Access Defendants have put forth several arguments for why
they believe they are entitled to summary judgment. While
some of their arguments focus on why judgment should be
entered in their favor on certain counts, most of the
arguments attack Plaintiffs specific theories of liability
under its breach of contract claim. In Pennsylvania,
"[t]o successfully maintain a cause of action for breach
of contract the plaintiff must establish; (1) the existence
of a contract, including its essential terms, (2) a breach of
a duty imposed by the contract, and (3) resultant
damages." Hart v. Arnold, 884 A.2d 316, 332
(Pa. Super. Ct. 2005).
is well established that the intent of the parties to a
written contract is to be regarded as being embodied in the
writing itself, and when the words are clear and unambiguous
the intent is to be discovered only from the express language
of the agreement." Steuart v. McChesney, 444
A.2d 659, 661 (Pa. 1982). "[W]here language is clear and
unambiguous, the focus of interpretation is upon the terms of
the agreement as manifestly expressed, rather than as,
perhaps, silently intended." Id., "Clear
contractual terms that are capable of one reasonable
interpretation must be given effect without reference to
matters outside the contract." Krizovensky v.
Krizovensky, 624 A.2d 638, 642 (Pa. Super. Ct. 1993).
Further, "[w]here several instruments are made as part
of one transaction they will be read together, and each will
be construed with reference to the other; and this is so
although the instruments may have been executed at different
times and do not in terms refer to each other."
Huegel v. Mifflin Const. Co., Inc., 796 A.2d 350,
354-55 (Pa. Super. Ct. 2002) (quoting Neville v.
Scott, 127 A.2d 755, 757 (Pa. Super. Ct. 1957)).
Pennsylvania Supreme Court has noted that
[t]here is nothing sacrosanct about a written agreement.
Granted that writing makes for specificity and clarity,
reduces the chances for errors, and allows for constant
reference as to what was agreed upon, it nevertheless holds
no superior position over an oral compact in the realm of
authoritative utterances, except where the Statute of Frauds
intervenes or is invoked. The most ironclad written contract
can always be cut into by the acetylene torch of parol
modification supported by adequate proof. In Achenbach v.
Stoddard, 253 Pa. 338, 98 A. 604, 605, this Court held:
"It is always competent for the parties to a written
contract to show that it was subsequently abandoned in whole
or in part, modified, changed, or a new one substituted. And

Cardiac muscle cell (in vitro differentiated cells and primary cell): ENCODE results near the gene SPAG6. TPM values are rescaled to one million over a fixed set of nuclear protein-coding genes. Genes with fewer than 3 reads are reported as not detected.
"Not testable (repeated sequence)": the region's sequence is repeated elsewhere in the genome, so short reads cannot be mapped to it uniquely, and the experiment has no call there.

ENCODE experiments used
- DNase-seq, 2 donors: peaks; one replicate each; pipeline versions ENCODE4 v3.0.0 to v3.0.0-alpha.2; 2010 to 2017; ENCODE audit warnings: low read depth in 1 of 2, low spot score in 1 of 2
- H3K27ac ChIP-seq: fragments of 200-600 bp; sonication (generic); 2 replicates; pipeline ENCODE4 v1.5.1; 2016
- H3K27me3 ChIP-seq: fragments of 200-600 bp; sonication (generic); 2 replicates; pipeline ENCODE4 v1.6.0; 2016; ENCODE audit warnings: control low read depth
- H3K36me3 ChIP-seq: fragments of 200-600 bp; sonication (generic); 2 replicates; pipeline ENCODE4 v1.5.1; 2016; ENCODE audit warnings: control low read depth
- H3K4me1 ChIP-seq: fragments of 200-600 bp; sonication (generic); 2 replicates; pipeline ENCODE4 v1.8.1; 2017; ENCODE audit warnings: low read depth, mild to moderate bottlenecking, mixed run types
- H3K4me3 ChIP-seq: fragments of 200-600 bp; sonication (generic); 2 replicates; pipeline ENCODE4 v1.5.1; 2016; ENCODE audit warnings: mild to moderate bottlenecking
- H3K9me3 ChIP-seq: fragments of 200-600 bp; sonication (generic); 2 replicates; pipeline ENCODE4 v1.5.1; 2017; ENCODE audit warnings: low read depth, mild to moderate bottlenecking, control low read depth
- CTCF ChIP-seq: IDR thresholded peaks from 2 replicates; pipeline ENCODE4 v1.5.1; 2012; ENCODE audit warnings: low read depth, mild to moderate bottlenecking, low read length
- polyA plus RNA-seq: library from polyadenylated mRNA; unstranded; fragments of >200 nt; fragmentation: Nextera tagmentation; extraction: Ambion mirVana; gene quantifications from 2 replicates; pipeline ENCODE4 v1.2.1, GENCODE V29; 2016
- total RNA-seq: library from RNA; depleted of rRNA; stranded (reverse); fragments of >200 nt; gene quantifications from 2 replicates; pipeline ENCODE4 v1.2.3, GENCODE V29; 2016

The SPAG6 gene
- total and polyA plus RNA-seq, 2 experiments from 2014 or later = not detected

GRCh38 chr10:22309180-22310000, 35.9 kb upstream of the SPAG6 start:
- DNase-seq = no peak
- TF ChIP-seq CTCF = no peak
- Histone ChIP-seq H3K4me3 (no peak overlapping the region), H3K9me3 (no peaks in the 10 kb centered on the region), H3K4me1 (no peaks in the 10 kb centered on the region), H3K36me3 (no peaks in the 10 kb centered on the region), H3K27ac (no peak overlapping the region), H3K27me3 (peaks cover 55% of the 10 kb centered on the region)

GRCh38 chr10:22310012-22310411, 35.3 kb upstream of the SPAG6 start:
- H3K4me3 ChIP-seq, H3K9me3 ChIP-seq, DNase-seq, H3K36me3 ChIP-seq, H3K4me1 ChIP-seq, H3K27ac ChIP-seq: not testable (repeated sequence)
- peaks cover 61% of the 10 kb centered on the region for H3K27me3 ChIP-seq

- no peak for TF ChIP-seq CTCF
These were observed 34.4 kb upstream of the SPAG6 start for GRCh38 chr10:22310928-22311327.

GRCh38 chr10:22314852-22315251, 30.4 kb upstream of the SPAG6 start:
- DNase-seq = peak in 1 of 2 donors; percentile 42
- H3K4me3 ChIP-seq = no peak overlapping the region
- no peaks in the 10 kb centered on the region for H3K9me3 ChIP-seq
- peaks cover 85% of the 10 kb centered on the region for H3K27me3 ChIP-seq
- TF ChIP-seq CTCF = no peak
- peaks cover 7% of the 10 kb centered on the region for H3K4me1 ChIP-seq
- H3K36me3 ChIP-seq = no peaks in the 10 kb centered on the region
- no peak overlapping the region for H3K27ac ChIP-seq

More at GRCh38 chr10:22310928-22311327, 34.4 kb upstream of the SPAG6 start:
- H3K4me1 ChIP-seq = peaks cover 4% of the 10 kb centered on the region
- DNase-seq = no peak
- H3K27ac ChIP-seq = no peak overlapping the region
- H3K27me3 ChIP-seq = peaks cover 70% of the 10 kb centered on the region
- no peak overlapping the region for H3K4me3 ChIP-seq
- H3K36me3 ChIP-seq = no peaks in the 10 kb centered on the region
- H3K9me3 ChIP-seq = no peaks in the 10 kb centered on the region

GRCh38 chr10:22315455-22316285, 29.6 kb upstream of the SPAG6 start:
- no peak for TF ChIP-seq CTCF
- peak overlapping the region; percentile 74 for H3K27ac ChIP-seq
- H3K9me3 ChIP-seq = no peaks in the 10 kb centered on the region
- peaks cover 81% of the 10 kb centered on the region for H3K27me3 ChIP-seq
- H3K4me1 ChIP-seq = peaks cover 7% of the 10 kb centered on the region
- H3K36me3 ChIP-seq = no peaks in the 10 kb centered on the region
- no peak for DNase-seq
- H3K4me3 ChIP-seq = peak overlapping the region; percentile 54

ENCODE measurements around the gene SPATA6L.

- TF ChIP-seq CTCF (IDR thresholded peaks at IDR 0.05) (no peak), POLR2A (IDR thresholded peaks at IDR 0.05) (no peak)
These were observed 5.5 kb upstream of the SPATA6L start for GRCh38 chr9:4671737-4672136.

this may be shown by parol, by showing either an express
agreement or actions necessarily involving the
Even where the contract specifically states that no
non-written modification will be recognized, the parties may
yet alter their agreement by parol negotiation. The hand that
pens a writing may not gag the mouths of the assenting
parties. The pen may be more precise in permanently recording
what is to be done, but it may not still the tongues which
bespeak an improvement in or modification of what has been
Wagner v. Graziano Constr. Co., 136 A.2d 82, 83-84
written contract which is not for the sale of goods may be
modified orally, even when the written contract provides that
modifications may only be made in writing." Somerset
Cmty. Hosp. v. Allan B. Mitchell & Assocs., Inc.,
685 A.2d 141, 146 (Pa. Super. Ct. 1996). "An agreement
that prohibits non-written modification may be modified by
subsequent oral agreement if the parties' conduct clearly
shows the intent to waive the requirement that the amendments
be made in writing." Id. "A written
agreement can be modified by a subsequent oral agreement
provided the latter is based upon a valid consideration and
is proved by evidence which is clear, precise and
convincing." Crown v. Cole, 236 A.2d 532, 534
(Pa. Super. Ct. 1967). "[T]he mere suggestion or
possibility of a contract arising from transactions between
the parties is not enough; there must be evidence authorizing
more than a conjecture or surmise." Gloeckner v.
Sch. Dist. of Baldwin Twp., 175 A.2d 73, 75 (Pa. 1961)
(quoting Knight v. Gulf Refining Co., 166 A. 880,
882 (Pa. 1933)). "This heightened burden of proof should
be taken into account in ruling on summary judgment."
Justofin v. Metro. Life Ins. Co., 372 F.3d 517, 521
(3d Cir. 2004).
Count XI of the Complaint, Plaintiff claims that the Access
Defendants fraudulently induced Plaintiff to enter into the
contracts by promising that the Access Defendants would pay
for all Plaintiff's weather related contingencies if
Plaintiff removed its weather related contingencies from its
final bids. (Doc. 1 at ¶¶ 111-118). The Access